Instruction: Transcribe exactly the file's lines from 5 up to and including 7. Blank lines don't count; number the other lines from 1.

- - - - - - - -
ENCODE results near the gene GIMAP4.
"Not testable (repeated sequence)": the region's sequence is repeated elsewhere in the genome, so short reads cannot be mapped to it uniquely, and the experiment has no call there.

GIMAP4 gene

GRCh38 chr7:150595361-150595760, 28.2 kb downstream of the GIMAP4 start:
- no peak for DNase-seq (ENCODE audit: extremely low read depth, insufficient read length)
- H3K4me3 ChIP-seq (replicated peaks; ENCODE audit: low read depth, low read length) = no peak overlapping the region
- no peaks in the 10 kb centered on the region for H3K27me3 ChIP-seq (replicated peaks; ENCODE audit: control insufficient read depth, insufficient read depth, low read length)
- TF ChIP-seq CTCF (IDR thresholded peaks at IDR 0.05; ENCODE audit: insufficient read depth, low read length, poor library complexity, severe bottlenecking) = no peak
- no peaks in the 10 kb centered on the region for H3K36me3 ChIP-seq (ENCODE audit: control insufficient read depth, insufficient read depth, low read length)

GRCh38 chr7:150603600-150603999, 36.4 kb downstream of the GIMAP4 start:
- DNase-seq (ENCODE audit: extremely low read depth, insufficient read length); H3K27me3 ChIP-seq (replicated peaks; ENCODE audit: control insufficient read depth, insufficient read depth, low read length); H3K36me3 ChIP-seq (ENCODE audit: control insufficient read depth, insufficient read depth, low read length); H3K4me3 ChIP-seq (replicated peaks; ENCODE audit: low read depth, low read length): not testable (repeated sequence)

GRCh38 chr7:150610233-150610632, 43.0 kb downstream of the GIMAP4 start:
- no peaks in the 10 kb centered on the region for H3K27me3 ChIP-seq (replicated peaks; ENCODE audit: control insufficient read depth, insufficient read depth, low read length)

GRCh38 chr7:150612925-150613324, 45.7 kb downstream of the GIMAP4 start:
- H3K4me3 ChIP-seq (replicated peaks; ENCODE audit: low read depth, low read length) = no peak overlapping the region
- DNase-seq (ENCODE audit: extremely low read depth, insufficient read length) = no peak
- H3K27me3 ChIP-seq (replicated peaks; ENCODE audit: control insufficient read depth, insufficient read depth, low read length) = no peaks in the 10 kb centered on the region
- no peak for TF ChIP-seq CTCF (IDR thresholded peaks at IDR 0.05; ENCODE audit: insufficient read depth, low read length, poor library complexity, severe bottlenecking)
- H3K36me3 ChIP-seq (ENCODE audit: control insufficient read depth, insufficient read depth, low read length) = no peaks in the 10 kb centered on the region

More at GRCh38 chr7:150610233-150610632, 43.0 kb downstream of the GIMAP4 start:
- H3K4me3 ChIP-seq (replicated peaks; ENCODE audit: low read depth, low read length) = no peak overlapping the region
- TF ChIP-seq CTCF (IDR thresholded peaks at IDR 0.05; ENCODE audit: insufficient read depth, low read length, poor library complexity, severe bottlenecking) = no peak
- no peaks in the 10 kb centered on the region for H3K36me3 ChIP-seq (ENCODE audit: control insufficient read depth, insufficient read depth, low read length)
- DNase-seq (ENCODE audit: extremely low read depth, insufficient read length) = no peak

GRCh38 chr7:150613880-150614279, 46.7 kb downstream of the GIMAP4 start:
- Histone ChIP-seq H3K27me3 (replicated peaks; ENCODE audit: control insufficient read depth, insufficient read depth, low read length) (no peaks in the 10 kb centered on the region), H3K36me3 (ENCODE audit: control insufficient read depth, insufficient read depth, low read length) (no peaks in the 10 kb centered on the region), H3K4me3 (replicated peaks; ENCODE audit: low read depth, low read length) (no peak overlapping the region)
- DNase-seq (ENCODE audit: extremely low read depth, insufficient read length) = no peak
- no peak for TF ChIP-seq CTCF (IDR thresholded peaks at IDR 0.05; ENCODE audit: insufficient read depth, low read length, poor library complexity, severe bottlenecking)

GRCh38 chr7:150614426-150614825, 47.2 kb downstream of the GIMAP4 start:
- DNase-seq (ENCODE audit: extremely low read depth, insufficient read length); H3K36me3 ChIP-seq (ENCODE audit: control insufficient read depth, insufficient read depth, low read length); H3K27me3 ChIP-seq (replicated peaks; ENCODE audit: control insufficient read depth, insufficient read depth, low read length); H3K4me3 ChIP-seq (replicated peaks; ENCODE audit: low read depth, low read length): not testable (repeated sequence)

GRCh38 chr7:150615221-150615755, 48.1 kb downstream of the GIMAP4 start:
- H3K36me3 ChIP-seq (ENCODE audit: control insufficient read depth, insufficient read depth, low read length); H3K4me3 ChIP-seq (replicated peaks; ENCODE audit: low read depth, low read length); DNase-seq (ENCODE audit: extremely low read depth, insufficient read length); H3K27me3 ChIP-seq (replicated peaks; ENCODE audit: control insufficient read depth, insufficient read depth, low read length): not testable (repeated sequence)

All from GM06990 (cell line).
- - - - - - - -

- no peak for DNase-seq (ENCODE audit: extremely low read depth, insufficient read length)
- H3K4me3 ChIP-seq (replicated peaks; ENCODE audit: low read depth, low read length) = no peak overlapping the region
- no peaks in the 10 kb centered on the region for H3K27me3 ChIP-seq (replicated peaks; ENCODE audit: control insufficient read depth, insufficient read depth, low read length)